Iowa Secretary of Agriculture Mike Naig announced that the Iowa Department of Agriculture and Land Stewardship, working with Iowa’s 100 Soil and Water Conservation Districts and other partners, once again shattered a record for conservation and water quality practice adoption within Iowa during the last fiscal year.
“There has never been more awareness, resources, partners, people and actual conservation work getting done in the State of Iowa than we have today. Despite the supply chain disruptions, inflation, and drought, we continue to see record engagement in our state’s conservation activity,” said Iowa Secretary of Agriculture Mike Naig. “While we are far from satisfied with our results and we have much more work to do, we are making progress and the acceleration of this important water quality work will only continue to build as more farmers, landowners, partners, practices, people and resources are added in the years and decades ahead.”
Notably, these record totals of cost-share investments and practices do not take into account all other conservation and water quality funding that is paid for by the farmer and landowner, other government entities, and other public and private partners. They do not factor in other programs at the Iowa Department of Agriculture and Land Stewardship which also advance conservation and water quality efforts, including our wetlands program.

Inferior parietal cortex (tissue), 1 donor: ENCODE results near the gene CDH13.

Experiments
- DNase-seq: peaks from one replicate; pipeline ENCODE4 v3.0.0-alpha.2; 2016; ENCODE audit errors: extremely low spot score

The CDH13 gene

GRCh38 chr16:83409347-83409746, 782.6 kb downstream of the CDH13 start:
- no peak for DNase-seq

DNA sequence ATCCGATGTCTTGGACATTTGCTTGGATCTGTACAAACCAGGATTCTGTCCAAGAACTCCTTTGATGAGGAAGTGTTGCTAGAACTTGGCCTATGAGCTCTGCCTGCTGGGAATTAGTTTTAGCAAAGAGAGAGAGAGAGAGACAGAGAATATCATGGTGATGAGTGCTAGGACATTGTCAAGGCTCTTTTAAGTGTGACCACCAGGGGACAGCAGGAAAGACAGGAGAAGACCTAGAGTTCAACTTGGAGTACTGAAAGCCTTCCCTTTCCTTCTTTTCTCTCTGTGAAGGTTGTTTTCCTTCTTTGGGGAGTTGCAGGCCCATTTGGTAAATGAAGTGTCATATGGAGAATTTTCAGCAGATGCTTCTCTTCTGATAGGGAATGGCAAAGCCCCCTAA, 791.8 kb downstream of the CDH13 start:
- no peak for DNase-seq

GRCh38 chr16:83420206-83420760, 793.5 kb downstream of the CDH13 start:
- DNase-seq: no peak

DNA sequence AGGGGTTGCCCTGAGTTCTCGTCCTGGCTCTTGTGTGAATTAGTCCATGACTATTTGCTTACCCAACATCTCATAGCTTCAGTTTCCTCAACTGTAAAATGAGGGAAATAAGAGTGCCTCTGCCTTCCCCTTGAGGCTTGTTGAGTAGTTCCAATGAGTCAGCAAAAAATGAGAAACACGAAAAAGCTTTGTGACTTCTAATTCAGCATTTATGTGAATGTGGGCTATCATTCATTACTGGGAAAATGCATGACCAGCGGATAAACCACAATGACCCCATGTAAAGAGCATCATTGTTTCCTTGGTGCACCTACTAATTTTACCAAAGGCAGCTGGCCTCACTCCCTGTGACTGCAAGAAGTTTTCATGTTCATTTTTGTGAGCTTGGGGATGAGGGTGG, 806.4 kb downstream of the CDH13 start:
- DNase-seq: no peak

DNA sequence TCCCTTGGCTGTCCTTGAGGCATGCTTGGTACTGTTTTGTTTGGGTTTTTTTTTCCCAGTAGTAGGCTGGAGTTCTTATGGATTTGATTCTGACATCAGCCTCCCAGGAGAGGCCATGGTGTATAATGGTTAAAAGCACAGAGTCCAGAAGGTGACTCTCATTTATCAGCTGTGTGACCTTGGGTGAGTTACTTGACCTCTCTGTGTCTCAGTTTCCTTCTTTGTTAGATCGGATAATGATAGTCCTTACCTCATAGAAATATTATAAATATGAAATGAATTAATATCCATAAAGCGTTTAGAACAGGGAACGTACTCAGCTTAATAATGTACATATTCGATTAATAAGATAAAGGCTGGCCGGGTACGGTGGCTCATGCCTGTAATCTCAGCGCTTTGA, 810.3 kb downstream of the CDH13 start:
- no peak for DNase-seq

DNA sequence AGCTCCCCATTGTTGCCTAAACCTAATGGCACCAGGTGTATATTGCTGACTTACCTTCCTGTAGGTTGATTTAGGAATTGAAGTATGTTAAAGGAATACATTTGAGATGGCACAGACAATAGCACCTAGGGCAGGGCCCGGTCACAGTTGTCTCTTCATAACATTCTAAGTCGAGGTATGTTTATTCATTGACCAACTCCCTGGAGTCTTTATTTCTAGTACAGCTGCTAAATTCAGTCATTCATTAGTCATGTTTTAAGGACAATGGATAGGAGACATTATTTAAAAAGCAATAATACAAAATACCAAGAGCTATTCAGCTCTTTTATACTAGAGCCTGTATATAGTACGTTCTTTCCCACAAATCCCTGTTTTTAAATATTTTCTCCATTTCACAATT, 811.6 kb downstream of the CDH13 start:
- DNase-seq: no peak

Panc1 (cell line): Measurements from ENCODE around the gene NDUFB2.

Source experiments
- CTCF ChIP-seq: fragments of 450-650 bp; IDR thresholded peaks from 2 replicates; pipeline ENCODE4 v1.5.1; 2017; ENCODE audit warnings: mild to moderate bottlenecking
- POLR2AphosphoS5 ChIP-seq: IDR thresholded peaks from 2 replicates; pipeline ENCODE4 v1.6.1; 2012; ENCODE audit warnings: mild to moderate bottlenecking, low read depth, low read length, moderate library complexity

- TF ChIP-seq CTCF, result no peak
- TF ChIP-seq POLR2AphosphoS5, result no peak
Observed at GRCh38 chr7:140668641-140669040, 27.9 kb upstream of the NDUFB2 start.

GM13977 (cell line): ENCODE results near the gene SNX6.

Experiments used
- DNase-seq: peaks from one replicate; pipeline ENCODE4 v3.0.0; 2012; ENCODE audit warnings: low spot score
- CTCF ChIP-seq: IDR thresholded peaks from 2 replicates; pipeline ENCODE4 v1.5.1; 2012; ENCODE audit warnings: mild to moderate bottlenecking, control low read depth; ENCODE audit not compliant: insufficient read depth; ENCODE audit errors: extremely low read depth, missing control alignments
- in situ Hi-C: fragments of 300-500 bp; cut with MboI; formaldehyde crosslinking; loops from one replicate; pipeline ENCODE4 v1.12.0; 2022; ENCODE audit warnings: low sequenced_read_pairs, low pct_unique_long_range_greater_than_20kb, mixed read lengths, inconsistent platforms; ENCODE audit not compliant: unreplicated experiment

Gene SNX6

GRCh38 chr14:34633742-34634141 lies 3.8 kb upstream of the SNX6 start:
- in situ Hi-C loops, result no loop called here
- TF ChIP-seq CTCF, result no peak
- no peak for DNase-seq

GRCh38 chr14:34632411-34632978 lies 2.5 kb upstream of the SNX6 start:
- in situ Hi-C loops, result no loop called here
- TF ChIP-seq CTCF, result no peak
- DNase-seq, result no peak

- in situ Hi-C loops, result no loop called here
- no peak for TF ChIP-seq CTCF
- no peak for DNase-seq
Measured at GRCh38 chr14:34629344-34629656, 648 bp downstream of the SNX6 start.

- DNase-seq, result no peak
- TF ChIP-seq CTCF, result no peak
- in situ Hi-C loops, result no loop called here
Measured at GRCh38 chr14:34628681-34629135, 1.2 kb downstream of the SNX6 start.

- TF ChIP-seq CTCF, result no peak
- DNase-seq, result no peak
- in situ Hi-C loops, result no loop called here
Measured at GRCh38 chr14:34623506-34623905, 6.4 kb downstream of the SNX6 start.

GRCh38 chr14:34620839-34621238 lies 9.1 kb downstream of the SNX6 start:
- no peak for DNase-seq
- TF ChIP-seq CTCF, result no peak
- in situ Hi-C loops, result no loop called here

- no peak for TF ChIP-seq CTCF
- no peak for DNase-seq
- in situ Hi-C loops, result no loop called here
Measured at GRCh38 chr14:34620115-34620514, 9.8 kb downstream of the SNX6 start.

Through Water Quality Initiative (WQI), farmers who are planting cover crops for the first time are eligible for $25 per acre. Those who have already experienced the benefits of using cover crops and are continuing the practice can receive $15 per acre. Farmers transitioning acres to no-till or strip-till for the first time are eligible for $10 per acre. A payment of $3 per acre is available to first-time users of a nitrogen inhibitor when applying fall anhydrous ammonia fertilizer. WQI cost-share funding is available for up to 160 acres per farmer or landowner for each practice.
Iowa Financial Incentives Program (IFIP) program funding is available as a continuous year-round signup and offers cost-share opportunities for a wide variety of conservation offerings. These include management practices such as cover crops as well as permanent structural practices such as terraces and grade stabilization structures.
Farmers and landowners can visit their local Soil and Water Conservation District office located in the USDA Service Center in their county to learn more about program eligibility and to sign-up to participate.